Flavor text generation for role-playing video games
The PhD defence of Judith van Stegeren will take place (partly) online.
The PhD defence can be followed by a live stream.
Judith van Stegeren is a PhD student in the research group Human Media Interaction (HMI). Supervisor is prof.dr. D.K.J. Heylen from the Faculty of Electrical Engineering, Mathematics and Computer Science (EEMCS).
Role-playing video games allow us to immerse ourselves in virtual worlds and take on the role of virtual characters. To help the player with immersion, these games often contain flavor text: colourful decorative texts, such as item descriptions or dialogues with non-player characters, that help bring the game world and its narrative to life. Flavor text supports the game's narrative, which provides context for the player's actions and events happing in the game.
As an example of flavor text, let's look at action game Diablo III (Blizzard, 2012). In Diablo III, players can find gold and treasure as a reward for slaying monsters and completing quests. One of these treasures is a legendary ring called "Leoric's signet". This rare item has its own flavor text, which hints at the corrupted original owner of the jewel, a recurring antagonist in the Diablo series: "King Leoric had hoped to pass along the symbol of his family's noble lineage to his first son before they met an unfortunate fate."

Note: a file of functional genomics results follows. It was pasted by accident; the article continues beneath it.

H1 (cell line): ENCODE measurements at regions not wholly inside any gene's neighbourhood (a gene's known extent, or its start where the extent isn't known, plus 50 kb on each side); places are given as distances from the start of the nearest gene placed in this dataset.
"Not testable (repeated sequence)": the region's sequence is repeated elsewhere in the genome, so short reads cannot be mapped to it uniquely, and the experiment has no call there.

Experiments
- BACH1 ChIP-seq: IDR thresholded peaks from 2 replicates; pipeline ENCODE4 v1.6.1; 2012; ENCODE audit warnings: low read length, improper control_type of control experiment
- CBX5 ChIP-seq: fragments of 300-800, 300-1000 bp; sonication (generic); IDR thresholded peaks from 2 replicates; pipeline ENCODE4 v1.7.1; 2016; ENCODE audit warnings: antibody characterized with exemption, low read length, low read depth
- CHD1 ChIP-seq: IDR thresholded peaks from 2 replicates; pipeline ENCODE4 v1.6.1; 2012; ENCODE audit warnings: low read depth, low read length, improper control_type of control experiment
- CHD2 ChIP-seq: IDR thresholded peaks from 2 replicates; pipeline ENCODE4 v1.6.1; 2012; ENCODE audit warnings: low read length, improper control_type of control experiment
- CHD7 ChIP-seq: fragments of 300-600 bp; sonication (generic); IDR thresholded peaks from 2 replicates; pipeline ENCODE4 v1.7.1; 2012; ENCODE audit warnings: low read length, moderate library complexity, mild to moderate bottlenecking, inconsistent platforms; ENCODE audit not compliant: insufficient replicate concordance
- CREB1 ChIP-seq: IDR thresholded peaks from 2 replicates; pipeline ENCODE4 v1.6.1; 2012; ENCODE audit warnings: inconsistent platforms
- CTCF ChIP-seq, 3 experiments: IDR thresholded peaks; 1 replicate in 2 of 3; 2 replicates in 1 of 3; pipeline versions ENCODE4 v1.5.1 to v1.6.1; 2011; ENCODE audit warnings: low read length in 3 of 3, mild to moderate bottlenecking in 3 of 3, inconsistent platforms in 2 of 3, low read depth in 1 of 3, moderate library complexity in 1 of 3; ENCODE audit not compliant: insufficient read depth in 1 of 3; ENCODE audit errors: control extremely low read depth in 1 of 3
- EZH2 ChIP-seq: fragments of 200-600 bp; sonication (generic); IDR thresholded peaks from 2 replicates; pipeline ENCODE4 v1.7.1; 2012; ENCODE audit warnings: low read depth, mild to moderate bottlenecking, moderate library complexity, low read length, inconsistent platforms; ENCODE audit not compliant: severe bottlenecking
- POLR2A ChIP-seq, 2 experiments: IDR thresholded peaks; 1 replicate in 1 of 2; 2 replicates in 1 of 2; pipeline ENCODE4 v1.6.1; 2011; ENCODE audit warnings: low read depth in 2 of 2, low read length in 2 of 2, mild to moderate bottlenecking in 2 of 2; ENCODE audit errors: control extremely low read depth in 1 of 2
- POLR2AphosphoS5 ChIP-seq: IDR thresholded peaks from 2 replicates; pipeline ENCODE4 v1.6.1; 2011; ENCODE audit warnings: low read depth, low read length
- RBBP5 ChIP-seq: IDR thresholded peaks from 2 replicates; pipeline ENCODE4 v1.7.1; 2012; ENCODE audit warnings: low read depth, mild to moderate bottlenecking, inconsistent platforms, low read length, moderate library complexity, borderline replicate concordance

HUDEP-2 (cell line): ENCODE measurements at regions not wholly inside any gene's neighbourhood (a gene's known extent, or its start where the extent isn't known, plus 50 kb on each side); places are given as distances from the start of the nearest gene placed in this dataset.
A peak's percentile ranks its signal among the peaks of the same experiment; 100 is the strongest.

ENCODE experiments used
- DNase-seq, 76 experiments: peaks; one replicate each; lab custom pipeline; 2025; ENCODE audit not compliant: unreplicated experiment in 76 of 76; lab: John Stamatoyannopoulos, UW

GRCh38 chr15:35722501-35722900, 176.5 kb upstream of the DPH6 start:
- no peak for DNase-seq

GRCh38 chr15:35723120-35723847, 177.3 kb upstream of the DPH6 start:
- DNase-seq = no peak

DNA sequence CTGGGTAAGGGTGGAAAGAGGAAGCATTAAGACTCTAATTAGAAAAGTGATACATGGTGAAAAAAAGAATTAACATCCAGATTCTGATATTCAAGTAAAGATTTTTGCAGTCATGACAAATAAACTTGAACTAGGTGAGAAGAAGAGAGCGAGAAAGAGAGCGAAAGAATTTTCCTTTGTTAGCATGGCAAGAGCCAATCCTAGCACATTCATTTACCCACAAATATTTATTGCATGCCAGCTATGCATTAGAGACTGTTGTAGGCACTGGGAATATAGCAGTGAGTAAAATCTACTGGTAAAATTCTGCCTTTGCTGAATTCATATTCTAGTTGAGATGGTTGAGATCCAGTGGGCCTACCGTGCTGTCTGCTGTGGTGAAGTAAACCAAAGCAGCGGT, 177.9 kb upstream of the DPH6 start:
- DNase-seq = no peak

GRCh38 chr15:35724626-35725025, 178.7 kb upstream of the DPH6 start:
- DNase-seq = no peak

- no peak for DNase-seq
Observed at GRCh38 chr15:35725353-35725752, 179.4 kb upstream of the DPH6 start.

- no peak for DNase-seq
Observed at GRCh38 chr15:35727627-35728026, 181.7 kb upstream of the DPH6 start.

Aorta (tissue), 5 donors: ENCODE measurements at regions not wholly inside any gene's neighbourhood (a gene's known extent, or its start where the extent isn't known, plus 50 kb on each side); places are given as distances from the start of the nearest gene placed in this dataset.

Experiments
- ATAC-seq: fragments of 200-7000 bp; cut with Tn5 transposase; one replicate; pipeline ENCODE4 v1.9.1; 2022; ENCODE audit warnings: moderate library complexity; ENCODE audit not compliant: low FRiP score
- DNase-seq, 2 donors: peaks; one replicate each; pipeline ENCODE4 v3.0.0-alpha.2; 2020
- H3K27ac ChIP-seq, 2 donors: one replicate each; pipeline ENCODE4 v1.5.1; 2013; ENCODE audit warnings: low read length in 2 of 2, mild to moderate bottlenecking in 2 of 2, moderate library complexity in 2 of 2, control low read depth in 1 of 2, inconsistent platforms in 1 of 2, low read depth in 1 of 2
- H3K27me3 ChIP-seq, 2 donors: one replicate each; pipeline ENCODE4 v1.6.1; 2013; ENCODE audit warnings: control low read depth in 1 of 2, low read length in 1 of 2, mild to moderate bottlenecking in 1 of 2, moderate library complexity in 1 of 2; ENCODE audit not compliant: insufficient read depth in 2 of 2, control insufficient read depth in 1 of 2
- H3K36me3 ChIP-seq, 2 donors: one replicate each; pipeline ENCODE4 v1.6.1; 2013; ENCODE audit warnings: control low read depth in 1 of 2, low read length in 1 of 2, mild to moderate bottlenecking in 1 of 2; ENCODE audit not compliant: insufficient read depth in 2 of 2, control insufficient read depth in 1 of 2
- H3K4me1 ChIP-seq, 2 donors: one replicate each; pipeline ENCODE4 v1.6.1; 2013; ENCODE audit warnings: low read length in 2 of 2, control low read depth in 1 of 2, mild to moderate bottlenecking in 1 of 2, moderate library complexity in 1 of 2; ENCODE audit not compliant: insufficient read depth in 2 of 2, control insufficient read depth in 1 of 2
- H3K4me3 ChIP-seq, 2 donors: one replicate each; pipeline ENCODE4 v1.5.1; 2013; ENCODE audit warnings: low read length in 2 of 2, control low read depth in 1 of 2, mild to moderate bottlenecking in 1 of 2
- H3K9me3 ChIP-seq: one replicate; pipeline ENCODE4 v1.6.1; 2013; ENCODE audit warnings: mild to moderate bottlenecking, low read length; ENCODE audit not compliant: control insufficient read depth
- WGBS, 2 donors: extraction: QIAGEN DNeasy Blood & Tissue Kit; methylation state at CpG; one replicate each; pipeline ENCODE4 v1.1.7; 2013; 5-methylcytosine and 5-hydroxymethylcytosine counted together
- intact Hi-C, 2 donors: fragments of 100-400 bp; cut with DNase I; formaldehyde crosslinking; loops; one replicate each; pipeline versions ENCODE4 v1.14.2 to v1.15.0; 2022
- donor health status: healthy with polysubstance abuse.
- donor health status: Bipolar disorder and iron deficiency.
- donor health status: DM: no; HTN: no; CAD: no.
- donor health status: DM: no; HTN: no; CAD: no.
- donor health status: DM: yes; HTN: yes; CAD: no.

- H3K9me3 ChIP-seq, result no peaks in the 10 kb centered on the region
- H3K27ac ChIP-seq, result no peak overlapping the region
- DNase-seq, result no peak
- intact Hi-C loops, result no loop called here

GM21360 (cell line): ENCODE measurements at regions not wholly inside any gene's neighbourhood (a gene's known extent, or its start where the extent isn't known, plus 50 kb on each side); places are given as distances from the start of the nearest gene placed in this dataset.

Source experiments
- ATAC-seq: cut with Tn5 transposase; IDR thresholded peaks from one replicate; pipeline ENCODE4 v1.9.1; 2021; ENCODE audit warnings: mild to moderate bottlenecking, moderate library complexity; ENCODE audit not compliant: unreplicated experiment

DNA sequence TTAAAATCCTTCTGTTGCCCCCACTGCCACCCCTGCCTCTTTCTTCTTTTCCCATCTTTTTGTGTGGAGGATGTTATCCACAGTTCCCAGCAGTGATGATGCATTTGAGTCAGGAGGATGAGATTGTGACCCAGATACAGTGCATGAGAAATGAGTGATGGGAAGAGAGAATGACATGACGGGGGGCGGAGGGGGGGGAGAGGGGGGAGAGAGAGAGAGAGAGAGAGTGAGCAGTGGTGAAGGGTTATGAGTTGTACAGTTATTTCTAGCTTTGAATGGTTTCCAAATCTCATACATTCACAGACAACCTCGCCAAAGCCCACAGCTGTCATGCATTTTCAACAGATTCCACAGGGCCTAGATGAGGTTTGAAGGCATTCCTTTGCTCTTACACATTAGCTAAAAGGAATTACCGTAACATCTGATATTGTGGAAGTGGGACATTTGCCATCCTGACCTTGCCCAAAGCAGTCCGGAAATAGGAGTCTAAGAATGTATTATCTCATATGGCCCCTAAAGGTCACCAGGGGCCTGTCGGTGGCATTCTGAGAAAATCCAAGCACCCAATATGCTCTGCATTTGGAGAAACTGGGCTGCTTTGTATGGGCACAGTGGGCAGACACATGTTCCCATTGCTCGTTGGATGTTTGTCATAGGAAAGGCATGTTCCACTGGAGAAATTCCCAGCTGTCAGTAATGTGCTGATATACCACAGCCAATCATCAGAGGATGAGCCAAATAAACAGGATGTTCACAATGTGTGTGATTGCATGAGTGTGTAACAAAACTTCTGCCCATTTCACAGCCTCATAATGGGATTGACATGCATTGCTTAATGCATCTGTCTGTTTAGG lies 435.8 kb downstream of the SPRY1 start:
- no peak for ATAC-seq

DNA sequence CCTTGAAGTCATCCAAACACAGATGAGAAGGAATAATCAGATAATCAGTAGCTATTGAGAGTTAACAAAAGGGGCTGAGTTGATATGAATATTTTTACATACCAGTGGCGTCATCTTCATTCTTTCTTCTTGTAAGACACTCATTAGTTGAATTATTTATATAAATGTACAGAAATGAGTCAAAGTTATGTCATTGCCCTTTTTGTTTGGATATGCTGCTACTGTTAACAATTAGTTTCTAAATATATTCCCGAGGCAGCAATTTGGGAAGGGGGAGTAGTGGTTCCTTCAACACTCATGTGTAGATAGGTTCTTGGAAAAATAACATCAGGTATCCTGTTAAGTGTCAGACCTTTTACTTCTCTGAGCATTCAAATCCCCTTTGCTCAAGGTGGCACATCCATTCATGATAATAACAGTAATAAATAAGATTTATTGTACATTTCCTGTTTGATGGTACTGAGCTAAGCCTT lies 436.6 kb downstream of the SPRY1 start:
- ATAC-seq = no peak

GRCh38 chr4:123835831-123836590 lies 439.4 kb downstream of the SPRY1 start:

My dissertation investigates how we can automatically create these flavor texts using techniques from natural language generation. Most natural language generation research deals with creating non-fiction text, such as text for information systems and expert systems, instead of fiction, such as game texts, stories and poetry. Generating fiction has very different requirements from generating non-fiction, and thus requires a different approach.
The flavor text in my dissertation was created with (1) a rule-based text-generator and (2) multiple text generators that build on neural language model GPT-2. Because GPT-2 requires training data to learn the task of flavor text generation, and datasets with video game texts are scarce, I have also developed multiple new corpora with examples of video game text.
Because game text, including flavor text, is often very context-sensitive, I have investigated how we can pass on this in-game context to the text generator, which can then integrate this context in generated artifacts.
I have also looked at ways of playing with the expectations of the reader: if a generated text is random, generic, or contains mistakes: can we make the player believe that that was the generator's intention?